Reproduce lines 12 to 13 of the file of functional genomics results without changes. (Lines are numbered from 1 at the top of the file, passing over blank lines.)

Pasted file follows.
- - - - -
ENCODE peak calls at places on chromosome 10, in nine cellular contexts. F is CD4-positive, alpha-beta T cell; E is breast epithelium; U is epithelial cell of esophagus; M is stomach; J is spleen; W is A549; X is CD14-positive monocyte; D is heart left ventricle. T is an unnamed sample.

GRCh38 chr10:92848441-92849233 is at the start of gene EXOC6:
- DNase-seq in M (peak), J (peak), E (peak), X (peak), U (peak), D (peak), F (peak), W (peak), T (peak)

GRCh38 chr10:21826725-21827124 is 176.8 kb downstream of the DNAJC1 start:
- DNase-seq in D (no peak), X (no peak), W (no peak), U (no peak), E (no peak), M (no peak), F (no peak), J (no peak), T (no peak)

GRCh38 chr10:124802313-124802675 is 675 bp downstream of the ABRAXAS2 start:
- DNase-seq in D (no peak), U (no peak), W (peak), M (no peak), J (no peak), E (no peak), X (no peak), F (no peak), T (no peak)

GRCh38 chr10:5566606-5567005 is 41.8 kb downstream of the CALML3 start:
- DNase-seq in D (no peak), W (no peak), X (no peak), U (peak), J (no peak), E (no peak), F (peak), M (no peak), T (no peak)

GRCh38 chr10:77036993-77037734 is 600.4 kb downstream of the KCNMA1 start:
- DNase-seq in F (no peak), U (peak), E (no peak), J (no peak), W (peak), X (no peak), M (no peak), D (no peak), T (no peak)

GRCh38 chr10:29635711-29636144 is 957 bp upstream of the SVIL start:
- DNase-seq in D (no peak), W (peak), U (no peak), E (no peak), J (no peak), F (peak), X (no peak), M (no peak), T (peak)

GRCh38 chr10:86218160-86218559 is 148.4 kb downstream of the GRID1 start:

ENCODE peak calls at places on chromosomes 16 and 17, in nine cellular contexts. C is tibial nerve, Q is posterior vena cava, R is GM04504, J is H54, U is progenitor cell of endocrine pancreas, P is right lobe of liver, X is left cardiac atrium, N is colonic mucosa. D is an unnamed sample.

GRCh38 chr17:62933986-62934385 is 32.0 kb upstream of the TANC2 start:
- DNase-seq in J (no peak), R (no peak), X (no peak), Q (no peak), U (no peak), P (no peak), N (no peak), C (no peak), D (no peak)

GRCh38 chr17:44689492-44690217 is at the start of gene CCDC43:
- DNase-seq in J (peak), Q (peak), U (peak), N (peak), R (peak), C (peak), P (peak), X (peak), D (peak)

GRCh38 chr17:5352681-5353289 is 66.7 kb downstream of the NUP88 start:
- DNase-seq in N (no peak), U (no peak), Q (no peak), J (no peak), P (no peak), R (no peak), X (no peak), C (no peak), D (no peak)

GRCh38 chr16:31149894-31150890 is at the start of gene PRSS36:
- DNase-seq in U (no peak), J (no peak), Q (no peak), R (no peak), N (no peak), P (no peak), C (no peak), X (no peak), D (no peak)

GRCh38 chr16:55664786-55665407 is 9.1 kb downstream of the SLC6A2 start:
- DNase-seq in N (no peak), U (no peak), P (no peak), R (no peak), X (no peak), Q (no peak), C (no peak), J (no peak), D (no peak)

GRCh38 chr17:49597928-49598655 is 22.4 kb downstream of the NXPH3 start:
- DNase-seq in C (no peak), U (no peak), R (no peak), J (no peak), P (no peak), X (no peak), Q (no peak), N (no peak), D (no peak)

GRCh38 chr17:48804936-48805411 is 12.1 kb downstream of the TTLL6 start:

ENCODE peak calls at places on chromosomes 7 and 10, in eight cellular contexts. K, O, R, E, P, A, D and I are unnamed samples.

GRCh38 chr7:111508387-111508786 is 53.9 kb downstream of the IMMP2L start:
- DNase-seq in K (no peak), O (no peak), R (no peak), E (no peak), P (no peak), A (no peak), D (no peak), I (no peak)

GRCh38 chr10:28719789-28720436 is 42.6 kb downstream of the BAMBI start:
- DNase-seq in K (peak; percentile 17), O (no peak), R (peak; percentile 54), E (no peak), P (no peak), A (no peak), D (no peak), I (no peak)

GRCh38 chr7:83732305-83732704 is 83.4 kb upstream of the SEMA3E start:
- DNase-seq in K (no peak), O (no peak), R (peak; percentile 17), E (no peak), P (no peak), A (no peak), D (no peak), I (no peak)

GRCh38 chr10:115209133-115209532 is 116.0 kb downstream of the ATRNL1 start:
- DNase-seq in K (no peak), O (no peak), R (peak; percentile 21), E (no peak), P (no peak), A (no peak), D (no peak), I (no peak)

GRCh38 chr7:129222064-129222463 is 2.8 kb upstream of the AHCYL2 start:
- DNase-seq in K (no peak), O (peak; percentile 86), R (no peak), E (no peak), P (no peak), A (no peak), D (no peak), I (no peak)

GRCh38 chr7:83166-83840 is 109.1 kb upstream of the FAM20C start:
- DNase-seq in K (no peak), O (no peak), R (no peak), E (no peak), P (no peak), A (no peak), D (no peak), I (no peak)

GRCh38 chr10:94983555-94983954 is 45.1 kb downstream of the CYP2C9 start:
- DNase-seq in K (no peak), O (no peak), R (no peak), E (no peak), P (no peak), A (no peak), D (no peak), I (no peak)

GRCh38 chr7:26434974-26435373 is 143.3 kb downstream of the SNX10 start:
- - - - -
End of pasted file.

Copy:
GRCh38 chr10:29635711-29636144 is 957 bp upstream of the SVIL start:
- DNase-seq in D (no peak), W (peak), U (no peak), E (no peak), J (no peak), F (peak), X (no peak), M (no peak), T (peak)